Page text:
A PREDICTABLE FAILURE PATTERN

The transformational leader(s) of an initiative to improve a particular inadequate business process typically will sell it to senior management; scope it out; conduct some training; purchase hardware, software, or services required to implement the new program; get things rolling; declare success; then move onto the next transformational initiative. This brute-force approach to change rarely achieves sustainable change because it puts the organization into a state of culture shock and invokes all of the previously discussed uncertainties, insecurities, and fears.

In the early stage of change initiative, the organization is in a state of “Conscious Competence.” Although the organization is executing in accordance with the new process, a great deal of effort is required: It’s a psychologically taxing process. Our objective is to get to the box on the lower right-hand side of Fig. 1 (“Unconscious Competence”), where executing the improved process is second nature. The organization has a “new business as usual” that is sustainable. Without sustained leadership, the organization predictably drifts back into comfortable practices that don’t require much effort, i.e., the old business as usual.


ACHIEVING SUSTAINABLE CHANGE

Most transformational-change initiatives go awry due to a lack of sufficient coaching, mentoring, encouraging, and cajoling from the transformational leadership team. All too often, these innovative leaders move onto the next shiny object before they’ve achieved the new business as usual. Making matters worse, when the organization drifts back into an old business as usual mode, it’s difficult to restart a change initiative, even if the proposed new business as usual is truly valuable. When a leader tries to restart a stalled transformational change, the organizational will collectively say, “We tried that. It doesn’t work,” which only increases the existing level of resistance.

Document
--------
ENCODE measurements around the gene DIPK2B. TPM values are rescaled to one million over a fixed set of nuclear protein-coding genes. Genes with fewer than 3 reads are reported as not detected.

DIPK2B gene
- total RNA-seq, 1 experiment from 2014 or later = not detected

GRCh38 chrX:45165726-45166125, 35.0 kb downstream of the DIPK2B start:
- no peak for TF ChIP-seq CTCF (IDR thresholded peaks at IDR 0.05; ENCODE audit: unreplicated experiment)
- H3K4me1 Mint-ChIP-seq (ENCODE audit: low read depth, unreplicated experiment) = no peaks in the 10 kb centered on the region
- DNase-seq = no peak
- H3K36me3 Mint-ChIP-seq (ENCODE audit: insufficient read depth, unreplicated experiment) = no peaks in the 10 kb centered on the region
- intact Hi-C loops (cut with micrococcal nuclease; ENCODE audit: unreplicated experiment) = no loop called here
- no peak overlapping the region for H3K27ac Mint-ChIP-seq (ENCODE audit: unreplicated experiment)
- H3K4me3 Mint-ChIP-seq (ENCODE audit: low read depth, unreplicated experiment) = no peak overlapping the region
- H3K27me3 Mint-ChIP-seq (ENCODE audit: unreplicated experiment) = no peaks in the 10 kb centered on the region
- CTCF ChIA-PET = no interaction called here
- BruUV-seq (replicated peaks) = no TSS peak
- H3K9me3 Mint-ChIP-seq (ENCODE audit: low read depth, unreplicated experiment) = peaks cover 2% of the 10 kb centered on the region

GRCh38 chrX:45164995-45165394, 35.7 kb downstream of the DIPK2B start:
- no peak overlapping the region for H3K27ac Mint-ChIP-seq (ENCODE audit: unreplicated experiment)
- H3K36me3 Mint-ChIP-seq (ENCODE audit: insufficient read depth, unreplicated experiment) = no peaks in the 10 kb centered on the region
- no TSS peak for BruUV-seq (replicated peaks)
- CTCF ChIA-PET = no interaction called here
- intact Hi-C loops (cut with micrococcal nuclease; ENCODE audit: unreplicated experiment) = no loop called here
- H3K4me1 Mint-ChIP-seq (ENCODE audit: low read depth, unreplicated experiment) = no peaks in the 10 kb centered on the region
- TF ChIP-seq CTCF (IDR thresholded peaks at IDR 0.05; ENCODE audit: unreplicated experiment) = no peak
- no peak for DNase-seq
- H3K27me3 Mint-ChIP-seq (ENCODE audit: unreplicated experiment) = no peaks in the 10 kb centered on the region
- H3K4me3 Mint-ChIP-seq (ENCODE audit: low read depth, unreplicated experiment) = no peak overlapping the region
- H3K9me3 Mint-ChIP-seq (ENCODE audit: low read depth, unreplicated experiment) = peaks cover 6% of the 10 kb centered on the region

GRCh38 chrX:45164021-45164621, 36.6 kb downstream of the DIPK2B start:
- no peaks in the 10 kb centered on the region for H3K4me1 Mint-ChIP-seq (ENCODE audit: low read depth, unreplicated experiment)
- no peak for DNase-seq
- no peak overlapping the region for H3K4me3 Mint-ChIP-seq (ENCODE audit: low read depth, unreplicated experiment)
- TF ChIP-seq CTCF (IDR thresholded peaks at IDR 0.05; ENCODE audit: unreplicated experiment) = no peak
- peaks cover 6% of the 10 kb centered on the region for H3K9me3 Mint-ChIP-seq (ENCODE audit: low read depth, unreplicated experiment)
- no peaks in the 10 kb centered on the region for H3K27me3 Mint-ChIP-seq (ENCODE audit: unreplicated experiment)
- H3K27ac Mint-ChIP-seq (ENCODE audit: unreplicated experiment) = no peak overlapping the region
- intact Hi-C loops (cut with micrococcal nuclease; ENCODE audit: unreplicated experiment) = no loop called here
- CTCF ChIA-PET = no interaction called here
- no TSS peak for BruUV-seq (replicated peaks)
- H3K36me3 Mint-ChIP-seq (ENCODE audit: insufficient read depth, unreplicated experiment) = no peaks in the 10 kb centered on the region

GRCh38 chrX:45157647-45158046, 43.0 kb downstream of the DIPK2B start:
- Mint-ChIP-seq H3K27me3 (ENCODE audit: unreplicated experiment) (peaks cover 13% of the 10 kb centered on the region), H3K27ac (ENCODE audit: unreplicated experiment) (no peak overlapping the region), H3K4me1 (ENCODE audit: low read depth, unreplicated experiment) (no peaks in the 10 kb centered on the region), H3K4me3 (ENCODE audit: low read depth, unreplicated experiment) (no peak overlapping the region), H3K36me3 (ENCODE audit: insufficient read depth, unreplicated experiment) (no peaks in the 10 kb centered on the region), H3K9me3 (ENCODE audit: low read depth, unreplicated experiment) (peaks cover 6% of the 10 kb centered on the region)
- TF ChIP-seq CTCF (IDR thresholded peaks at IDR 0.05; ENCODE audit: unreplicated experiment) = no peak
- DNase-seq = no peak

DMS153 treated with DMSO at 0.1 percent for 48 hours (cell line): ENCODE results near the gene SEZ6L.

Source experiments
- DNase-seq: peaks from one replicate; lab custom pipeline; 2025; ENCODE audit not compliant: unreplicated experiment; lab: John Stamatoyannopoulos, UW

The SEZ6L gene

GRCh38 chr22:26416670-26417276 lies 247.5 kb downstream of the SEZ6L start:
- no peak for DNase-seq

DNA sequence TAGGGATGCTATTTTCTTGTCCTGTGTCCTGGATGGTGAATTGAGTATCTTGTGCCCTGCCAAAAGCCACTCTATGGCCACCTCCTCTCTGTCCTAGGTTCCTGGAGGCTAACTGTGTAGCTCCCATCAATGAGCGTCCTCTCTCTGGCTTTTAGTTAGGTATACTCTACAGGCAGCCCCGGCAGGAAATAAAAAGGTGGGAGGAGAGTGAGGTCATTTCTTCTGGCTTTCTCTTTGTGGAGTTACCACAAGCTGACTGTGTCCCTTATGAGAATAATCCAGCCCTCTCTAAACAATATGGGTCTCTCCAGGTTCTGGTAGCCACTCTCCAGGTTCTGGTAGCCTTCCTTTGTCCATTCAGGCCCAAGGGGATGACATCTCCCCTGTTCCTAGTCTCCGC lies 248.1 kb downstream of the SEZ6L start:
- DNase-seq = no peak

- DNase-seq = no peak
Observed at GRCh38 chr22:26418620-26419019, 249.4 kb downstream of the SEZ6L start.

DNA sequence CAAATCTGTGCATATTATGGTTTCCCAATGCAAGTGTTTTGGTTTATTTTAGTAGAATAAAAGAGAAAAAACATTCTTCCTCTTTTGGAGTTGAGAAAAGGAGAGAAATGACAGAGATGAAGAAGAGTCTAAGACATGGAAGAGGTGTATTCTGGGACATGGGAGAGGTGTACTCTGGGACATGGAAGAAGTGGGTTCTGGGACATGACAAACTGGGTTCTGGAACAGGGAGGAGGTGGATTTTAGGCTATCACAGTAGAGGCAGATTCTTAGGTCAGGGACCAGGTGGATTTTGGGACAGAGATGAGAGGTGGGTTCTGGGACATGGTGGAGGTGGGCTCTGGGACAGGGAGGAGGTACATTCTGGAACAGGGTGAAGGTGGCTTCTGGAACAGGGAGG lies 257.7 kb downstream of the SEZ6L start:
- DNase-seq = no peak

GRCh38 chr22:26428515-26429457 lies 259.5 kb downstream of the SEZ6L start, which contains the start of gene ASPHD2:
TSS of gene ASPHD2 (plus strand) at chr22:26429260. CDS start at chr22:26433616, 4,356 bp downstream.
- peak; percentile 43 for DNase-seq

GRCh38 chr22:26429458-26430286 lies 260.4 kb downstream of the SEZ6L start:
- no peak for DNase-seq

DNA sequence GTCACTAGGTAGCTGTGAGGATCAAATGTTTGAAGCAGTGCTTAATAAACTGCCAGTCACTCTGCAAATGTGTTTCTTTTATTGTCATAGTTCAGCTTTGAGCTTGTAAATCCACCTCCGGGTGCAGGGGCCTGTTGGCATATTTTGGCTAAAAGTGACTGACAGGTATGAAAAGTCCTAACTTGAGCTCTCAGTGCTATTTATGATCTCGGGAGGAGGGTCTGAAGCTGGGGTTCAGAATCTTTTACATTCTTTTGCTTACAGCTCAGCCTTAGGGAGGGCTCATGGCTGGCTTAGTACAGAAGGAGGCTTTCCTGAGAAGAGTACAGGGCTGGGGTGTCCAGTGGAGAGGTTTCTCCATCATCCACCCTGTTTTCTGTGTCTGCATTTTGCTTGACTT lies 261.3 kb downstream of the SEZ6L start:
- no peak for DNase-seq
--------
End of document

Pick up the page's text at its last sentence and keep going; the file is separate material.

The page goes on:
If you’re transformation-minded, go all the way or don’t go at all. Transformation is truly an all or nothing proposition. Also, make sure you understand the need-drivers for each of the key stakeholder groups in your organization. That way, you can answer the question of “what’s in it for me” (WIFMs), which will be the topic of my next article for The RAM Review..TRR



ABOUT THE AUTHOR

Drew Troyer has over 30 years of experience in the RAM arena. Currently a Principal with T.A. Cook Consultants, he was a Co-founder and former CEO of Noria Corporation. A trusted advisor to a global blue chip client base, this industry veteran has authored or co-authored more than 250 books, chapters, course books, articles, and technical papers and is popular keynote and technical speaker at conferences around the world. Drew is a Certified Reliability Engineer (CRE), Certified Maintenance & Reliability Professional (CMRP), holds B.S. and M.B.A. degrees, and is Master’s degree candidate in Environmental Sustainability at Harvard University. Contact him directly at 512-800-6031 or dtroyer@theramreview.com.


Tags: reliability, availability, maintenance, RAM, change management, organizational change, workforce issues